Self-Published Saturday/Silent Rise: A City, the Arts, and a Blue Collar Kid

Self-published Saturday is my attempt to help Self-Published/Indie authors. These authors have to do it all, from cover design to editing to marketing and more. Saturdays are reserved for giving them a little bit of help with the marketing side. This week’s first offering is Silent Rise by Rick H. Jones. It is about his life and his path to becoming the Director of the Fitton Center for Creative Arts in Hamilton, OH. As an additional note, I have stopped putting dates on Self-Published Saturday reviews. I think it’s better that they remain timeless.

BOOK REVIEW

This is the author’s memoir of growing up in Dayton, Ohio, his talent for painting and love for the arts, and the path that led him to become Director of the Fitton Center for Creative Arts in Hamilton, OH.

I found this book to be part memoir and part “how to” book, as a lot of the mechanics of setting up, conceptualizing, and funding an arts center were discussed in the book. There are a lot of personal anecdotes as well. Jones pays well-earned homage to the leaders in Hamilton who helped him to bring the idea of an arts center to fruition and help it become the center of a thriving community. For anyone interested in setting up an arts center or any kind of nonprofit, this will be a fascinating read. 

Jones mentions his extended family in the “hollers” (or hollows) of the Eastern Kentucky mountains, and I appreciated the beautiful quote he provided about “the definition of a holler,” written by Roberta Stephens. The full article by Stephens is at https://www.marshmallowranch.com/defi…. I completely understood that quote. I grew up in Cincinnati, but my late Mom is from Western Carolina, and we spent summers with her relatives in Bryson City. I will be living in the very holler my Mom grew up in after I retire.

While the author said some of his family and acquaintances in Appalachian Eastern Kentucky were racist, I have not experienced that at all. My Western North Carolina mountain family includes cousins of Native American and African American heritage, not just Caucasian, and I haven’t seen racism there. Cherokee, home of the Eastern Band of the Cherokee Nation, is just 10 miles away. I can only speak to my experience, but I just didn’t want people to think all of Appalachia is racist, because that is not so.

Overall, this is a detailed memoir about the arts and what they can do for a community. The author’s love and care for his adopted community of Hamilton, OH, are very evident and appreciated.

COVER RATING

Cover Rating is a new feature where I give my opinion as to whether or not the cover will be noticeable when readers are scrolling through millions of offerings on Amazon. It does not reflect in the overall rating of the book review. I asked the author, who is an artist, if this was abstract art, and he said “No. It’s rusting metal.” This is to symbolize the rust belt and Hamilton OH. I thought that was pretty cool! I think the cover is very noticeable, especially for a non-fiction book.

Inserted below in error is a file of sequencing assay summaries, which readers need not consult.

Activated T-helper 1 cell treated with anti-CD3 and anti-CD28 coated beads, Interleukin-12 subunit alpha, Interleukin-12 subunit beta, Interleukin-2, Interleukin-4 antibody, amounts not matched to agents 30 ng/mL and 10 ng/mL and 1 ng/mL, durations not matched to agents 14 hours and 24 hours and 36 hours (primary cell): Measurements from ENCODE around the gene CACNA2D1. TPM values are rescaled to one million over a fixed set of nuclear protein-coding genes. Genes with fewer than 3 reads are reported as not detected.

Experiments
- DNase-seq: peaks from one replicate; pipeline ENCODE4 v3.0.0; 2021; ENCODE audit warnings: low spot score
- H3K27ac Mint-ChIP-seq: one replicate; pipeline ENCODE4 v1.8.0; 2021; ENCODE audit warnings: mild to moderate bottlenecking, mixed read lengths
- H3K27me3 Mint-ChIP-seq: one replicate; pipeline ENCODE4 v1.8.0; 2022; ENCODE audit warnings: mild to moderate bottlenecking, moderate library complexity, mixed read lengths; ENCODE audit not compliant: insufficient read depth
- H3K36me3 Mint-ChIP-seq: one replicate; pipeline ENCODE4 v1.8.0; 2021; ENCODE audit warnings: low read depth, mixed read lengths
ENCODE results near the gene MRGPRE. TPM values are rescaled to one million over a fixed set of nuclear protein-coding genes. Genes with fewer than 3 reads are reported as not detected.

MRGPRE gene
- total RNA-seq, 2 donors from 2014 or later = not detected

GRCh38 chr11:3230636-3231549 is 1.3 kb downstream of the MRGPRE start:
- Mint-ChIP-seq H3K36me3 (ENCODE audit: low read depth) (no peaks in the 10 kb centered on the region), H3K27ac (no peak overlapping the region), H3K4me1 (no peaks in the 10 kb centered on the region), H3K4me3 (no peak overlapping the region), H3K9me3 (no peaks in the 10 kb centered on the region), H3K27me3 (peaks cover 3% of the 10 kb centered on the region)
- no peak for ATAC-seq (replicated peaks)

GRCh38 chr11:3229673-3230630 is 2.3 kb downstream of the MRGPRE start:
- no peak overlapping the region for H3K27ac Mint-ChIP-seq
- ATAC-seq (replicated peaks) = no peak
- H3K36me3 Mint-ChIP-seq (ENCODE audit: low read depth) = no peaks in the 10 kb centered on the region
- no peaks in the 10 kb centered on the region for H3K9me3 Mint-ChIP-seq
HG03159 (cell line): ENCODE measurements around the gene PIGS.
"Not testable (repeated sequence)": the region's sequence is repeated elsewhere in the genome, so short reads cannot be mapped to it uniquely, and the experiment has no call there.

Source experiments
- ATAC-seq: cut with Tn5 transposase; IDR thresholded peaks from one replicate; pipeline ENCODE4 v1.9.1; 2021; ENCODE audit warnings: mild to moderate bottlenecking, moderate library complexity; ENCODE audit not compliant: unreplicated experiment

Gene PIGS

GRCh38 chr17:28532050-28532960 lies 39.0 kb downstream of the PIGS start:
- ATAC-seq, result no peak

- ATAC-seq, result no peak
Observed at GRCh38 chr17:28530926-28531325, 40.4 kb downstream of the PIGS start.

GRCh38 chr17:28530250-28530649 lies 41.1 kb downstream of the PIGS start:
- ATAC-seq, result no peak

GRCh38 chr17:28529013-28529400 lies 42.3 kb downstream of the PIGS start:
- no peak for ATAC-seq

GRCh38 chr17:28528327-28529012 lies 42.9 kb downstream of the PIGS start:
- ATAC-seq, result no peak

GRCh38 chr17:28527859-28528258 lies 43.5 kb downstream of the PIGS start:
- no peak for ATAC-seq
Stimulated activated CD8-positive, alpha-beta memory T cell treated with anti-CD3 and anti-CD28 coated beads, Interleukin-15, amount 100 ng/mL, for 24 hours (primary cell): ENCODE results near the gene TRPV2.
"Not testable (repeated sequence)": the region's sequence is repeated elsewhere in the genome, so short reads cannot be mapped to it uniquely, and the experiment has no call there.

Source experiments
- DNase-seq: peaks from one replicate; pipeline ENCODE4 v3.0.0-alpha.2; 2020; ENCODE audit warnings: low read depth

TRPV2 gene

ABOUT THE AUTHOR

Rick H. Jones

Rick got his start in the arts when his mother enrolled him in Saturday morning art classes at the Dayton Art Institute in Ohio. He continued for nearly a decade. With two degrees in painting, having taught college art for six years, and forty years’ experience in arts administration, he is now an exhibited painter, author, and sometimes poet. He has consulted on board development, fund development, grantsmanship, and arts management for numerous arts centers, councils, and organizations. In retirement, he and his family own an art supply and framing store in Hamilton, Ohio. In 1991 he was awarded the Ohio Governor’s Award in Arts Administration.

WEBSITE

*The author’s books and paintings are both showcased here.

BUY LINKS

AMAZON

BARNES AND NOBLE

*If you buy the book(s), please leave reviews on Amazon and Goodreads, as well as anywhere else you review books.  Some people feel very daunted by writing a review. Don’t worry. You do not have to write a masterpiece. Just a couple of lines about how the book made you feel will make the author’s day and help the book succeed. The more reviews a book has, the more Amazon will promote it.

*Please click on the “share” buttons below and share these books with your Twitter, Facebook, and WordPress followers. A little bit of help from all of us will help self-published authors go a long way!

6 thoughts on “Self-Published Saturday/Silent Rise: A City, the Arts, and a Blue Collar Kid”

    1. That’s wonderful, and I hope you enjoyed your experience there. What town did you live in? The mountains of West Virginia are beautiful. I’m in the Tennessee mountains, but I’m only 2 to 3 hours from Bluefield.

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